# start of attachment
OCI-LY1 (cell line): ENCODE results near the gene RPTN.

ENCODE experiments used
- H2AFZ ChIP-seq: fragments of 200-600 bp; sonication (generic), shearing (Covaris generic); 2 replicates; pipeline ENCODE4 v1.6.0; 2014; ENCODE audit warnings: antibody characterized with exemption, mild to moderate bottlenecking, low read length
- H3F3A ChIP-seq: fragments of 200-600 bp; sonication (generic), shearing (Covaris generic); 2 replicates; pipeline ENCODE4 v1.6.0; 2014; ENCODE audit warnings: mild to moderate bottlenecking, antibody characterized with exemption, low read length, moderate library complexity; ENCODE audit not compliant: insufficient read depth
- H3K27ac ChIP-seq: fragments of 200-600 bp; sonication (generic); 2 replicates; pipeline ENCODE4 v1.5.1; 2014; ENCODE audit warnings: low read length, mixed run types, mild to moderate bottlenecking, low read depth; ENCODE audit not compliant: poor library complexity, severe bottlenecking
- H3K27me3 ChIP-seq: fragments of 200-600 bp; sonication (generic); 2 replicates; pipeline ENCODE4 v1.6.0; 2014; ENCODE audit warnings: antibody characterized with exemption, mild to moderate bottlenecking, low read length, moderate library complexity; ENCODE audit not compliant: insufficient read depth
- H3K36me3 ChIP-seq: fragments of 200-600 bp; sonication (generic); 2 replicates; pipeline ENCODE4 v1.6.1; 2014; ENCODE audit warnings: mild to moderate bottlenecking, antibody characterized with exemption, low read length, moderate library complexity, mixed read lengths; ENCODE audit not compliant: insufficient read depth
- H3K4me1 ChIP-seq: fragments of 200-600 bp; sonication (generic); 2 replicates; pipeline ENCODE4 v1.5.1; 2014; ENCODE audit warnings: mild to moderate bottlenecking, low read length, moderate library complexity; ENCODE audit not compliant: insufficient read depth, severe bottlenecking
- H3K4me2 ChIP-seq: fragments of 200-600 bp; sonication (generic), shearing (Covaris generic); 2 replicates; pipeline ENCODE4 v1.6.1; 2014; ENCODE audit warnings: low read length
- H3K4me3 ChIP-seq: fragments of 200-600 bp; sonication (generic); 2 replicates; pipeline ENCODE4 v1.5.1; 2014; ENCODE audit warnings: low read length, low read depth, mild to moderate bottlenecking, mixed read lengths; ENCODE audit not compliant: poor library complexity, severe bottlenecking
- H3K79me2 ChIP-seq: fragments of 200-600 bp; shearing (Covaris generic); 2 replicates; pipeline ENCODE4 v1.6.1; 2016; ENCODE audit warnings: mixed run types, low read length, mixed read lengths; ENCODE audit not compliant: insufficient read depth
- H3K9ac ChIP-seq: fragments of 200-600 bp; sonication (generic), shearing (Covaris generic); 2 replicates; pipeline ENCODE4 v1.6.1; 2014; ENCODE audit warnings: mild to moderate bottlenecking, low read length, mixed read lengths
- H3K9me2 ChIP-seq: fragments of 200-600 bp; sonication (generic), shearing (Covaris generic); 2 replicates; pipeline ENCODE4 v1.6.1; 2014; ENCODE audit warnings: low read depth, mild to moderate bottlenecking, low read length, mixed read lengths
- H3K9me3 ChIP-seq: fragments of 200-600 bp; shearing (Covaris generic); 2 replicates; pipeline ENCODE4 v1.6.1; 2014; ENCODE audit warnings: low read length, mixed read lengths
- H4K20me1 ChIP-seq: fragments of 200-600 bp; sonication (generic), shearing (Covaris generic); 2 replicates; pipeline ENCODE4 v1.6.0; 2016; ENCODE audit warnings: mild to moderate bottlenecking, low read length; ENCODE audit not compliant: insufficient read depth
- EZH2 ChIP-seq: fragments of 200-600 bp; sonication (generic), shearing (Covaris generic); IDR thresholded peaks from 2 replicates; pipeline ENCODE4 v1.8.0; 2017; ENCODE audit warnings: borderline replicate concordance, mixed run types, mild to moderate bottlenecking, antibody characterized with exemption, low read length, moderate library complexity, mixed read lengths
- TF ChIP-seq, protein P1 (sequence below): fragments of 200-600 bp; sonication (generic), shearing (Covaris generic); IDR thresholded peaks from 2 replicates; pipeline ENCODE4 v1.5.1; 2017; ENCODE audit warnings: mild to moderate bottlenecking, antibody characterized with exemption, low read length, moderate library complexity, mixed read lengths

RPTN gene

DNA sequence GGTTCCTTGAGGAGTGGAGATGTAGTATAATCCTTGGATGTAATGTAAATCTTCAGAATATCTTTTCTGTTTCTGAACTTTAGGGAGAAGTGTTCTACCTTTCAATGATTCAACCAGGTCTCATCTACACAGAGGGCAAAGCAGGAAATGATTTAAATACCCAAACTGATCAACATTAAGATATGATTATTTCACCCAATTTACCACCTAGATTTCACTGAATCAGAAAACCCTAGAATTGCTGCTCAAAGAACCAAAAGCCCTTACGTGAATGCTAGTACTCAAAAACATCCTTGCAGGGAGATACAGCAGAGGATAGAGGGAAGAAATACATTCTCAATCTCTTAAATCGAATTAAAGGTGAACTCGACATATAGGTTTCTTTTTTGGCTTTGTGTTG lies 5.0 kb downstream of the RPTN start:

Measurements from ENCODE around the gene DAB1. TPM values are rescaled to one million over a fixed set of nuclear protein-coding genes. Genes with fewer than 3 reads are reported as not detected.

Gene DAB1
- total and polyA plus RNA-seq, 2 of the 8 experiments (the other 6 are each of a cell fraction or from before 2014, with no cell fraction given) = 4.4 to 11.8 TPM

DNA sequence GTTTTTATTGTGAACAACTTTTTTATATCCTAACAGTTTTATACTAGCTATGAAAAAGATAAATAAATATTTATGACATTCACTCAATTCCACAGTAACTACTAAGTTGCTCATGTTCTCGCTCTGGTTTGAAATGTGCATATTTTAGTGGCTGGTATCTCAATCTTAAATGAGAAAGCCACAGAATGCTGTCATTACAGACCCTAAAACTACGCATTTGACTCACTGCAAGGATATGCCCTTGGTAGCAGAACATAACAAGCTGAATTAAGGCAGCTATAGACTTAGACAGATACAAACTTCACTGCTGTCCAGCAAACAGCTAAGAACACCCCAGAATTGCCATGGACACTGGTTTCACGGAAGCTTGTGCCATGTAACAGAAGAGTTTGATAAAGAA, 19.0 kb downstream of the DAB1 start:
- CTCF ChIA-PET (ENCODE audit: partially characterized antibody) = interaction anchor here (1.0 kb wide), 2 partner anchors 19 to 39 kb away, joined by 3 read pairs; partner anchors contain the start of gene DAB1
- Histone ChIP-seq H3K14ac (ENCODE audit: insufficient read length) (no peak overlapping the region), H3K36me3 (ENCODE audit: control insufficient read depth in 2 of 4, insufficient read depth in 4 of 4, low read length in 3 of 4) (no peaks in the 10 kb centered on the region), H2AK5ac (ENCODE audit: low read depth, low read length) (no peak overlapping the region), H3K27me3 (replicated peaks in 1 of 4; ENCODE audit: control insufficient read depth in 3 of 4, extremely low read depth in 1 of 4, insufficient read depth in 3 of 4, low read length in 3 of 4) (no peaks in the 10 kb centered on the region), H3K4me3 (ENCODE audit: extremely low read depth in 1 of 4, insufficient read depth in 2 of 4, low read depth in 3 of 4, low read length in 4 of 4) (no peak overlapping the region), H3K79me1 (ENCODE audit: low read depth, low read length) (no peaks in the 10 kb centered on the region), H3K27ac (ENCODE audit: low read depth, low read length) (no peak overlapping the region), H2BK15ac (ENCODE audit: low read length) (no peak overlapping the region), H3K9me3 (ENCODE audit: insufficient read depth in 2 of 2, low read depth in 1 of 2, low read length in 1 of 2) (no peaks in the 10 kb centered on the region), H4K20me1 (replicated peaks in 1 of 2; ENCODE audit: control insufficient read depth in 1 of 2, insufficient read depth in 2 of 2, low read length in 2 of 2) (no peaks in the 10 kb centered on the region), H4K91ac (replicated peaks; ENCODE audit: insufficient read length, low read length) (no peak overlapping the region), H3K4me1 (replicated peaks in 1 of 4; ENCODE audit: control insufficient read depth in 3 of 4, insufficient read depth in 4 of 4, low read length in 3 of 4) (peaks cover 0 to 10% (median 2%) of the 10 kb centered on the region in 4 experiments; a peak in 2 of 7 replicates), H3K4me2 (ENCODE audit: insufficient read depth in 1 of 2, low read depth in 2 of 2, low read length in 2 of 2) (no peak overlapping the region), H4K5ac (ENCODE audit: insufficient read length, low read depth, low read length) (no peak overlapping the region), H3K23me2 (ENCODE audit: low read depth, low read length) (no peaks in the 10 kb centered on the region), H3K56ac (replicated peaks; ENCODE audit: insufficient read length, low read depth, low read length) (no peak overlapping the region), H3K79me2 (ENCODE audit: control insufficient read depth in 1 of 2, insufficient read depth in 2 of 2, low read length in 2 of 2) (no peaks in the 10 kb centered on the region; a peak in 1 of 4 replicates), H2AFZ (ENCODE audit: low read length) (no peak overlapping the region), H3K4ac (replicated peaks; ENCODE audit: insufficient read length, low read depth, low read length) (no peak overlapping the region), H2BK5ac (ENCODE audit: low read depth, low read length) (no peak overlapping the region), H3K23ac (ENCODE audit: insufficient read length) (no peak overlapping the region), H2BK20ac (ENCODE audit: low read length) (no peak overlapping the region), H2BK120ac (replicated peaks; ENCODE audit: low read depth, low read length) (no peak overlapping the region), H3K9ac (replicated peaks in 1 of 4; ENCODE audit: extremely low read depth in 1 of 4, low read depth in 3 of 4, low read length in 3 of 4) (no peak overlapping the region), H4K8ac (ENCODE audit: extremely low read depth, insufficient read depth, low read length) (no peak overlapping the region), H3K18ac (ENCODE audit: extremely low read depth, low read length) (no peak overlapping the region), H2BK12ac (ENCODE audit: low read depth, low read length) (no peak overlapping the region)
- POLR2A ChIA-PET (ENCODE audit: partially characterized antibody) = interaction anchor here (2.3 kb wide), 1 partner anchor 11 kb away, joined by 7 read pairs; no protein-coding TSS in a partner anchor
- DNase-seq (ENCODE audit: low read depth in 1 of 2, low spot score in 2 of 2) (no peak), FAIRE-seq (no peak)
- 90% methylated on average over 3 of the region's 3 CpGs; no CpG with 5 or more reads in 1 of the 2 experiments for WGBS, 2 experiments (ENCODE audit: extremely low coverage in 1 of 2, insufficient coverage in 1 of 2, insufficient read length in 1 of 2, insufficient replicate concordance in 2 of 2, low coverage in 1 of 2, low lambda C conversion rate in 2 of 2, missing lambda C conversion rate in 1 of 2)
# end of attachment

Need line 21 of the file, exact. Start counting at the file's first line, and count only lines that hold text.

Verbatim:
Gene DAB1